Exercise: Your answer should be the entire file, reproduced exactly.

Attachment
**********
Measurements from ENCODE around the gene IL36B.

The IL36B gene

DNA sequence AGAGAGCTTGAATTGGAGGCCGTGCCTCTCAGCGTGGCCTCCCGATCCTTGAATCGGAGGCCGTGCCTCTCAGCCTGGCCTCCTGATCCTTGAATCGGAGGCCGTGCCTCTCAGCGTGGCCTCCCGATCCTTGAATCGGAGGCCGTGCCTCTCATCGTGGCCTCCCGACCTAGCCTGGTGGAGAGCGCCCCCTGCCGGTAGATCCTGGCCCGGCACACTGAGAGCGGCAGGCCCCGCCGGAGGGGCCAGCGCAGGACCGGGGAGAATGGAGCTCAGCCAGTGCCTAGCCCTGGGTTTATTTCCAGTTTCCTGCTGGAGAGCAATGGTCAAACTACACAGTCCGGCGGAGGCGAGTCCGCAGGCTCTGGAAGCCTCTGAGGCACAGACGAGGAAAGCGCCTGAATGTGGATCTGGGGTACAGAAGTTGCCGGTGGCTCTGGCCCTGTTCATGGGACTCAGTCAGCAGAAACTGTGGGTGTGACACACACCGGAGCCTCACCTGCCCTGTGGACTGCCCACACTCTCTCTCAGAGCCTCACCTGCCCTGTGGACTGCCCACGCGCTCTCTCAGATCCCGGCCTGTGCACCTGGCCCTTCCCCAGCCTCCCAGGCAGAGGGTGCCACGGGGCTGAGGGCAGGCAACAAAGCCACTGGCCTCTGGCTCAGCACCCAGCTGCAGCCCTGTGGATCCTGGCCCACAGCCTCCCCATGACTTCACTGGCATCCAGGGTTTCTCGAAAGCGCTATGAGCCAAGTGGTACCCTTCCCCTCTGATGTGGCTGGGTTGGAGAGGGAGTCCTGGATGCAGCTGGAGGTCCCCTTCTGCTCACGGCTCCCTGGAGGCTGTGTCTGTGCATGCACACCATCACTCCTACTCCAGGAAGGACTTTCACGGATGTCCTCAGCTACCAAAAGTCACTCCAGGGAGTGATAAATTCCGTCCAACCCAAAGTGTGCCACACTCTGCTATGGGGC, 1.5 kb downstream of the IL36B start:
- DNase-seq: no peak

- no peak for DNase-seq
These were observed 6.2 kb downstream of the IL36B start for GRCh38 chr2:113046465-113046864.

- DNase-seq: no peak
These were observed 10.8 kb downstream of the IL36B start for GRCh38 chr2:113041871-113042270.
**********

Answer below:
Measurements from ENCODE around the gene IL36B.

The IL36B gene

DNA sequence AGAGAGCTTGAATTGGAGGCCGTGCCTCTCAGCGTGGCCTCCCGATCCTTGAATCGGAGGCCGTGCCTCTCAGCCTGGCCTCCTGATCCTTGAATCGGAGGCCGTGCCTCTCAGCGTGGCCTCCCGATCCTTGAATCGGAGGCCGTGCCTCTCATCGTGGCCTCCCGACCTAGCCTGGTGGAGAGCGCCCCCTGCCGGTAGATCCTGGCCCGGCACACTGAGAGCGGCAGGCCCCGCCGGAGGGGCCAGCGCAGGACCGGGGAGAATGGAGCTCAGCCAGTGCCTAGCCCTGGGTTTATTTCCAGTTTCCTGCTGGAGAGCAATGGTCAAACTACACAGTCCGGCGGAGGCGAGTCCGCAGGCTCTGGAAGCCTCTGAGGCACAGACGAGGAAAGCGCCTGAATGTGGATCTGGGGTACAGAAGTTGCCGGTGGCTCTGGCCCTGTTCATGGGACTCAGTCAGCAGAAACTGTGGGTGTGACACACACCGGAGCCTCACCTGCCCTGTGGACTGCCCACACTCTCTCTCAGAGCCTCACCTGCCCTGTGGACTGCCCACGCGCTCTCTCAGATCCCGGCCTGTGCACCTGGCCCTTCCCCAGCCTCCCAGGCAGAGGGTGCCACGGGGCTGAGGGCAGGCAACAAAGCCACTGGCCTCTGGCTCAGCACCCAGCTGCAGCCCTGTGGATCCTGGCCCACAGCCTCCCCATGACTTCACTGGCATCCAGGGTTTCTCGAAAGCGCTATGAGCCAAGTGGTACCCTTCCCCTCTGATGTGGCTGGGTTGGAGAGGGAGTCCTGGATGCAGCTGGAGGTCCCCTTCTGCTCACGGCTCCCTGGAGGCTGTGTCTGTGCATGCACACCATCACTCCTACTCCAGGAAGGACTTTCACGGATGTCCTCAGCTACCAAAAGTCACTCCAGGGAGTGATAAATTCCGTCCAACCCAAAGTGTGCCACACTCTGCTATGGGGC, 1.5 kb downstream of the IL36B start:
- DNase-seq: no peak

- no peak for DNase-seq
These were observed 6.2 kb downstream of the IL36B start for GRCh38 chr2:113046465-113046864.

- DNase-seq: no peak
These were observed 10.8 kb downstream of the IL36B start for GRCh38 chr2:113041871-113042270.